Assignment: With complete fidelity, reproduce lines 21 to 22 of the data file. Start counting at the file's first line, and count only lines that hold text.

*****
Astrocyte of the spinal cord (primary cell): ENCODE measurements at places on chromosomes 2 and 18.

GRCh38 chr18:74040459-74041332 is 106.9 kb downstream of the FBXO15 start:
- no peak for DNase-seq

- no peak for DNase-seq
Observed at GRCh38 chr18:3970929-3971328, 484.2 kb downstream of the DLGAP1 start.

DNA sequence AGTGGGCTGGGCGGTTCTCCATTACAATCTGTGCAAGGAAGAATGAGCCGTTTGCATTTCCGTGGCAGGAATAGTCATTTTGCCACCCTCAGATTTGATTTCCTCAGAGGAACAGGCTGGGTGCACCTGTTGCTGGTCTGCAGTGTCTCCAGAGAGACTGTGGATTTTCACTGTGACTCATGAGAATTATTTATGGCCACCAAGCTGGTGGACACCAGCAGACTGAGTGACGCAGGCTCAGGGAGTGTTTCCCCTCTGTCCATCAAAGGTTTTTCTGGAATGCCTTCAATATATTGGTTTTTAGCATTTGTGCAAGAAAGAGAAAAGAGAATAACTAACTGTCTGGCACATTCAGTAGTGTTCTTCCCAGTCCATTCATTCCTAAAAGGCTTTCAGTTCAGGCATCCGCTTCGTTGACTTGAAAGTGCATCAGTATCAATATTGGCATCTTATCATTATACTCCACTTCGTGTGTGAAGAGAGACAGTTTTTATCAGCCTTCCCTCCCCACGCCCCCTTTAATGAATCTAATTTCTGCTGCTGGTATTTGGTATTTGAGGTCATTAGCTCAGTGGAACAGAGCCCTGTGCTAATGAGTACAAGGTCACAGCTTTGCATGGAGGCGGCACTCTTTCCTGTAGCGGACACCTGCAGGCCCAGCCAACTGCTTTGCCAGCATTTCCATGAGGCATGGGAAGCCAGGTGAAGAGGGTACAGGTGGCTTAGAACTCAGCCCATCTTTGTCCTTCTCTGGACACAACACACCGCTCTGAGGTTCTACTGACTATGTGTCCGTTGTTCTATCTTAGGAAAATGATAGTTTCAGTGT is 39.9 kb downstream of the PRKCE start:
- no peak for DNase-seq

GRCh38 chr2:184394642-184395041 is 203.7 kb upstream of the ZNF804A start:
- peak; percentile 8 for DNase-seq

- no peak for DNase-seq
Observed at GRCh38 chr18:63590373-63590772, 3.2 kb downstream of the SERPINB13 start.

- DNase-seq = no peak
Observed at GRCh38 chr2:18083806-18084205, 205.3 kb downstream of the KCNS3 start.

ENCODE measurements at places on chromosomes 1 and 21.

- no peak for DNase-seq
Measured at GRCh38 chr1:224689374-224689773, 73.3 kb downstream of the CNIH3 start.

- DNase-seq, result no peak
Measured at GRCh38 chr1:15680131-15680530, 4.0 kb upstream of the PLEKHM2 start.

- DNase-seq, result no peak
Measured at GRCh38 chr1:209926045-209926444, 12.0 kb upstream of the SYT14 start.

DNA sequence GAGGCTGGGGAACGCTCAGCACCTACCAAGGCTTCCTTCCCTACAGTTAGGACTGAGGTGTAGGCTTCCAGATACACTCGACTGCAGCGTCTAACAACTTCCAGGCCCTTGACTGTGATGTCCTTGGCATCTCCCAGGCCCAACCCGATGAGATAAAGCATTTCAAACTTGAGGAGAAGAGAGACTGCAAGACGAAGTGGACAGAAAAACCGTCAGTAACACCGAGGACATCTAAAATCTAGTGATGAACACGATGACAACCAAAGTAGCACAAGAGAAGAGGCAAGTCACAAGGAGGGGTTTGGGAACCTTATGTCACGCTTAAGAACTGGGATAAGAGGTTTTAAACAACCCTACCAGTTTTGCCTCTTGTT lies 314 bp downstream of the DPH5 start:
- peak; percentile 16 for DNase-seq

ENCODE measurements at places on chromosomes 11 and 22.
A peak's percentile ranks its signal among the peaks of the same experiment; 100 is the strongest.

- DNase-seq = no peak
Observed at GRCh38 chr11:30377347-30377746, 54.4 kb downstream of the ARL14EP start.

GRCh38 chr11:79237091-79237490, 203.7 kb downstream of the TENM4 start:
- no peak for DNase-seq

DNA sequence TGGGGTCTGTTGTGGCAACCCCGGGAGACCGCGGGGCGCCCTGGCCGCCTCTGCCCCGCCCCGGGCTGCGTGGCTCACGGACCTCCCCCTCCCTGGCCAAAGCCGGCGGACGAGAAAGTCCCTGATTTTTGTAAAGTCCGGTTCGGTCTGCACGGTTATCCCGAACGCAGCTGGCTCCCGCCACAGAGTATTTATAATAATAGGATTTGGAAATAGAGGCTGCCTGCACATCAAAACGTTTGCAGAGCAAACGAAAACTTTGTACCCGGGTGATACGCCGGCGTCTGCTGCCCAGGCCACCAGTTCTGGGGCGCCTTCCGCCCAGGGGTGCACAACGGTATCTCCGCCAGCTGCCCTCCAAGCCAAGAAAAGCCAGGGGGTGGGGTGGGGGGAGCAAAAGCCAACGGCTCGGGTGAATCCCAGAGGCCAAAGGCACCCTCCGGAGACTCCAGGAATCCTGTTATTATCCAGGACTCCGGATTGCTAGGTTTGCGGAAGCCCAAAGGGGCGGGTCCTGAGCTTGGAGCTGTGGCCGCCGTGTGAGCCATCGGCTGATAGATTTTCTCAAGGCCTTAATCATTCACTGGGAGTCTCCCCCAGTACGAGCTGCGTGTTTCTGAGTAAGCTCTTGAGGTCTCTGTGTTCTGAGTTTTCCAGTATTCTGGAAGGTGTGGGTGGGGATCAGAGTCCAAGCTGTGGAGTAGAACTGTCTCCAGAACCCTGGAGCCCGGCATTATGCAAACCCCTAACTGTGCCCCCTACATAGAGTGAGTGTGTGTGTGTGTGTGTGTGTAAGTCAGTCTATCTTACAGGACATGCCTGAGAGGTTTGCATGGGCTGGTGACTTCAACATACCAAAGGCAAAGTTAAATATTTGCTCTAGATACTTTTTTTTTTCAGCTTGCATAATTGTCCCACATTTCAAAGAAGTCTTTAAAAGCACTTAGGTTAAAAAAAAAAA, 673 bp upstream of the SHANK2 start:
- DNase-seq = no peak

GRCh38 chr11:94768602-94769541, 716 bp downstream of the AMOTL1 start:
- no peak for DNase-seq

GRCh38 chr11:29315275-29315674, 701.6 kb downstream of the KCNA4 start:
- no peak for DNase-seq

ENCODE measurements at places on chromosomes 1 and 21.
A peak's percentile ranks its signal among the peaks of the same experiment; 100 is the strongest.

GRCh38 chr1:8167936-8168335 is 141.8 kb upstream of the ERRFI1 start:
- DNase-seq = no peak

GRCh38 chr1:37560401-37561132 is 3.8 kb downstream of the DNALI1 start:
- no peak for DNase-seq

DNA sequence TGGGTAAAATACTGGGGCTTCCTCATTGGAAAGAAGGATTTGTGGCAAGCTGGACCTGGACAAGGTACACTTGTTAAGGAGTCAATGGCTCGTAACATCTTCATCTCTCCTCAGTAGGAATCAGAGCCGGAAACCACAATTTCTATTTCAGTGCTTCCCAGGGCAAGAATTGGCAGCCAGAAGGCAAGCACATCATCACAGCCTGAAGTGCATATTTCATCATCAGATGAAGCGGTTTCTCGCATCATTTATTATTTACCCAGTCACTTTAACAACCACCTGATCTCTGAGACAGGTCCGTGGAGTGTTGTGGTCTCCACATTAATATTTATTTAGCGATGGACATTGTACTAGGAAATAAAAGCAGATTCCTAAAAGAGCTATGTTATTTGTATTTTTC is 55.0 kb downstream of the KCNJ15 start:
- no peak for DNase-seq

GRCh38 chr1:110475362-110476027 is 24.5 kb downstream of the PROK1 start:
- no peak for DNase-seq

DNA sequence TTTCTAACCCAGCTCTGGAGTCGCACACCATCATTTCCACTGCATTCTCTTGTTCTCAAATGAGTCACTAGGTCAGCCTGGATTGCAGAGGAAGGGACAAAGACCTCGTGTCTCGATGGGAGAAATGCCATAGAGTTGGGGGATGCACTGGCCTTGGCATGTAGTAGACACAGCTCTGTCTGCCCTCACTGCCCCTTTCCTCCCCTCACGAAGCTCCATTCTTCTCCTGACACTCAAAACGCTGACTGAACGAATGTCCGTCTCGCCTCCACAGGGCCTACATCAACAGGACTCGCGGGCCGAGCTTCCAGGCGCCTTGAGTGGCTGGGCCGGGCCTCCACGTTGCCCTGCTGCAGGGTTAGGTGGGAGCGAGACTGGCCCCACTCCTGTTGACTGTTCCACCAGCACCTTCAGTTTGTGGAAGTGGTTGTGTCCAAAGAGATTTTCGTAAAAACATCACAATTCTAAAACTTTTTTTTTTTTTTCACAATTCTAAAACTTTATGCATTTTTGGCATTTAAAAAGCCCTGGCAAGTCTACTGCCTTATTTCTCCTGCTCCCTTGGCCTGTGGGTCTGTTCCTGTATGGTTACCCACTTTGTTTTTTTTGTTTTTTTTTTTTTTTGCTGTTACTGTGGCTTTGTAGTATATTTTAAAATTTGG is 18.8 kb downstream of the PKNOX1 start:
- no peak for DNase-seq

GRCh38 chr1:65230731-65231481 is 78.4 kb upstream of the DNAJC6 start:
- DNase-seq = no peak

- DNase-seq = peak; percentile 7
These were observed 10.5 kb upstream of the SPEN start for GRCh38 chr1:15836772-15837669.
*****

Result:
DNA sequence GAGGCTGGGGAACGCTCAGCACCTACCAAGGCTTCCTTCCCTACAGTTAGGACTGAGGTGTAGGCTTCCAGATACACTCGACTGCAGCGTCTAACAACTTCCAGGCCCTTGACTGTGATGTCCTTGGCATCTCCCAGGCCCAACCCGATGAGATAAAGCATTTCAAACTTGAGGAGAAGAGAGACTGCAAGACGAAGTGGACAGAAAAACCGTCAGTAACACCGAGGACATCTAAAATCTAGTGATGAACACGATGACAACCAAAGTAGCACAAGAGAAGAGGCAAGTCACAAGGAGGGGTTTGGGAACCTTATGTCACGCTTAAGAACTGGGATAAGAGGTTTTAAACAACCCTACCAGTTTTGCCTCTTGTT lies 314 bp downstream of the DPH5 start:
- peak; percentile 16 for DNase-seq